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Types of Meteorites

Meteorites are solid debris that originates in outer space and survives through the passage of the earth’s atmosphere to reach its surface. Due to high friction, pressure, and chemical reaction with atmospheric gases, they heat up and radiate energy, forming fireballs that are called ‘shooting stars’. This debris typically originates from comets, asteroids, or meteoroids.

How many Types of Meteorites are There

There are three different types of meteorites based on the proportions of rock-forming minerals and metallic materials (iron-nickel) in their composition. All the types and their subtypes are mentioned below:

What Are the Different Types of Meteorites

Stony Meteorites

Stony Meteorites

Accounts for about 94% meteorites recovered on earth.

Formation: 75-90% rock-forming minerals like silicate, 10-25% of metallic elements (nickel-iron alloy), small amounts of iron sulfide

Characteristics: Stone-like appearance with small flecks of metal

1) Chondrites

About 86% of all meteorites found are chondrites

Formation: Being primitive, these can contain materials that predate the formation of the solar system and planets. Having never undergoing melting, these are often studied to learn about the origin of the universe.

Characteristics: Lots of chondrules (tiny metallic or mineral grains)visible on the surface

Subdivisions: Ordinary, carbonaceous, and enstatite chondrites

Examples: Ochansk in Russia,  Allende in Mexico, Abee in Ontario museum

2) Achondrites

Younger than chondrites, these make up 8% of all meteorites recovered.

Formation: Formed due to igneous activity in planetary bodies that have distinct core and crust, like large asteroids, the moon, and mars.

Characteristics: Melting and re-crystallization eradicates ancient chondrules

Subdivisions: Howerdite, eucrite, and diogenite, together called HED meteorite

Examples: NWA 2698 in Africa, Millbillillie in Australia, Bilanga in Burkina Faso(West Africa)

Iron Meteorites

Iron Meteorites

Only 5% of meteorites found on earth are this type. These are most likely to survive atmospheric entry. Resistant to weathering, they remain intact for longer, with the largest meteorites recovered on earth being of this type.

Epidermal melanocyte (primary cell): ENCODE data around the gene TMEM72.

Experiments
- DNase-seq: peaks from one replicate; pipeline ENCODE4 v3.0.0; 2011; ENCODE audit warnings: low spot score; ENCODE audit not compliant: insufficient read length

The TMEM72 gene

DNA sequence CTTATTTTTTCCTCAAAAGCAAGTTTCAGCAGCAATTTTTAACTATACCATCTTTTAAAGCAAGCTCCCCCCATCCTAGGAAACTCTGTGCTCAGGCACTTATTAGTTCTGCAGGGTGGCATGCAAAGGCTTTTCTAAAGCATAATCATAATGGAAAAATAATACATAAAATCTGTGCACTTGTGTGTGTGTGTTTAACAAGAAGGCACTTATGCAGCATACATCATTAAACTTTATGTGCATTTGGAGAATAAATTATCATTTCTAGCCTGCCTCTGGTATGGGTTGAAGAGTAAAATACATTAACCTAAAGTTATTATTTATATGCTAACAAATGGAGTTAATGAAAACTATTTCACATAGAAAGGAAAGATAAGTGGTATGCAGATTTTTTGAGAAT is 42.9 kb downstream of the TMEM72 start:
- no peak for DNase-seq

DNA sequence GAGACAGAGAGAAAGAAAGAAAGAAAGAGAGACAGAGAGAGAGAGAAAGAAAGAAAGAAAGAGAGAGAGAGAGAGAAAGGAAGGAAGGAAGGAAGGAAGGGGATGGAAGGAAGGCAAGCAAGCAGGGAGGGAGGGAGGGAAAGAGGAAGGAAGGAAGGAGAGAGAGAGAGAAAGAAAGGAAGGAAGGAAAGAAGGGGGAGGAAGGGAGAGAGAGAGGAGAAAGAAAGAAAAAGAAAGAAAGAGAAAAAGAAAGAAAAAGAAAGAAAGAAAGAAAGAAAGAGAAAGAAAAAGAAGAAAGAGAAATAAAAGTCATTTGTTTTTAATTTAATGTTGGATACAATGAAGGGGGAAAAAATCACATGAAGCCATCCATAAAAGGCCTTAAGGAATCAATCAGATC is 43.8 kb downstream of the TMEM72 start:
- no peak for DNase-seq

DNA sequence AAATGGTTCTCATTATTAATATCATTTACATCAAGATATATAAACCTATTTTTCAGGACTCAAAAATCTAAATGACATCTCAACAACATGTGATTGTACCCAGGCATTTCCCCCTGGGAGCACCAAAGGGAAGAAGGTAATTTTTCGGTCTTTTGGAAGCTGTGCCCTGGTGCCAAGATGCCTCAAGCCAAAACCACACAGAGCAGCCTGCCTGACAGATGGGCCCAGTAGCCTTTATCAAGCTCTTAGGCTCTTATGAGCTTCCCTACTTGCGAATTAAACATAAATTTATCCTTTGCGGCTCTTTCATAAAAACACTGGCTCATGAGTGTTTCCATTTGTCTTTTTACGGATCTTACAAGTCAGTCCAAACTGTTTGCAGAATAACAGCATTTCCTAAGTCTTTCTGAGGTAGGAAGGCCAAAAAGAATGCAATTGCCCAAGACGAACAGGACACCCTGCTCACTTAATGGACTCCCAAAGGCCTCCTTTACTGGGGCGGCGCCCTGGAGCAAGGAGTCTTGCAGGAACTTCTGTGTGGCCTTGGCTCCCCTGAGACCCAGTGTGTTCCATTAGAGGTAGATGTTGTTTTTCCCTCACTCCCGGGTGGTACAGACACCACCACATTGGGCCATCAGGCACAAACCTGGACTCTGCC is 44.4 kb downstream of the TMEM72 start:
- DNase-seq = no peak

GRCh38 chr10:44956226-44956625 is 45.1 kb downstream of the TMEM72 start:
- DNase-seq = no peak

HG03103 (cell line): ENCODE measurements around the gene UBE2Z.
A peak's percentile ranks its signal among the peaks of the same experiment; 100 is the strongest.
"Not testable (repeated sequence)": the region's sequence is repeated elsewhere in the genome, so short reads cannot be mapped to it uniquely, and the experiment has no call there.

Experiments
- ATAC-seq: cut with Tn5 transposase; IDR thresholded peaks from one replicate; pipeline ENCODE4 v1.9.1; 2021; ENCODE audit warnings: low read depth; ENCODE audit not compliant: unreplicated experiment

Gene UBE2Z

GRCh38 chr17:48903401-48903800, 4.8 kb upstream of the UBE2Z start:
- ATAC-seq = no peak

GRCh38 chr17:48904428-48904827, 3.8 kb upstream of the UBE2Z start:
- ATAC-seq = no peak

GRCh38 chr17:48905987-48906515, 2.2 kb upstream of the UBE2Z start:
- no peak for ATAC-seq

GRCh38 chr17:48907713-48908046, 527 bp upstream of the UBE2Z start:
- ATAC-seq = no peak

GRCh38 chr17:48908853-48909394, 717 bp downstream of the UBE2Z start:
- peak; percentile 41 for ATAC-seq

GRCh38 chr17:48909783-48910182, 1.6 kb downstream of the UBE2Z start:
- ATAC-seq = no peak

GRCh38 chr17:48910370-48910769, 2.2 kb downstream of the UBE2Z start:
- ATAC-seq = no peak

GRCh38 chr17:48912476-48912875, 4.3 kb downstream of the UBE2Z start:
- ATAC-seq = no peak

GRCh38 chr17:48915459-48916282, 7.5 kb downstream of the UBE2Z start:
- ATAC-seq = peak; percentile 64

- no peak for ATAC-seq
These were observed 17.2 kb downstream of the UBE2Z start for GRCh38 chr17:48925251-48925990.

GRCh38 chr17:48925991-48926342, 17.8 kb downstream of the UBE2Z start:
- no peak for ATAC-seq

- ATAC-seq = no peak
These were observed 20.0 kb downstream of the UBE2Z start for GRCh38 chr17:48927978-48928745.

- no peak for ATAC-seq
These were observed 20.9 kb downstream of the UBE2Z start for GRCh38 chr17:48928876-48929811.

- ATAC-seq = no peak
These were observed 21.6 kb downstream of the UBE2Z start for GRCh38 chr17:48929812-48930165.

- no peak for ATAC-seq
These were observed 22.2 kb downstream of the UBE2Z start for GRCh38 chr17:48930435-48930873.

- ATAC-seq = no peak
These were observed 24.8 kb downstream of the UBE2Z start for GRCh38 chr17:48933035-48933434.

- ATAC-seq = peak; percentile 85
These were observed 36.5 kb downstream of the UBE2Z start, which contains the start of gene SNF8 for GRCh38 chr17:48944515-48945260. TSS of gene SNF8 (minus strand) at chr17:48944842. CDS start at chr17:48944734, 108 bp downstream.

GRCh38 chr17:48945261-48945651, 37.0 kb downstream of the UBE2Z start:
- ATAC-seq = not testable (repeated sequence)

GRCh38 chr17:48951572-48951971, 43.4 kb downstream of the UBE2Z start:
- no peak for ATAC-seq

Formation: 75-95% iron, cobalt about, 5-25% nickel, and trace amounts of troilite (iron sulfide). The iron in this meteorite is one of the earliest sources of iron available to humans to forge tools and weapons.

Characteristics: Typical crystal structure (Widmanstatten structure) can be seen when cut, polished and exposed to nitric acid

1) Hexahedrites

Formation: Low in nickel content(>5.8%), no Widmanstatten structure

Examples: Boguslavka meteorite

2) Octahedrites

Formation: Low to average in nickel content (5-10%), visible Widmanstatten structure.

Examples: Sikhote-Alin meteorite in Russia

3) Ataxites

Formation: Very high nickel content (<18%), no Widmanstatten structure.

Examples: Hoba meteorite in Namibia

Stony-Iron Meteorites

Stony-Iron Meteorites

Accounts for about 2% of meteorites recovered on earth.

Formation: Composed of roughly equal parts of metal (iron-nickel alloy) and stone, originates from mixing of the metallic core and rocky magma within the asteroids. These are believed to have undergone melting and solidification multiple times that results in physical and chemical changes.

Characteristics: Smooth and sometimes glossy, embedded with silicates; often cut into gemstones (e.g. extraterrestrial peridot)

1) Pallasites

Formation: Solid metallic bodies of iron-nickel.  These are believed to come from a combination of core and mantle materials of asteroids.

Characteristics: Centimeter-size greenish or olive crystals embedded in the body

Examples: Brenham in United States, Imilac in the Atacama desert in Chile

2) Mesosiderites

Formation: Originates when debris from different asteroid collisions are mixed and combined.

Characteristics: In contrast to pallasite, its crystals are smaller, pale silicate minerals.

Examples: Chinguetti in Africa, Vaca Muerta in the Atacama desert in Chile

Article was last reviewed on Friday, December 6, 2019

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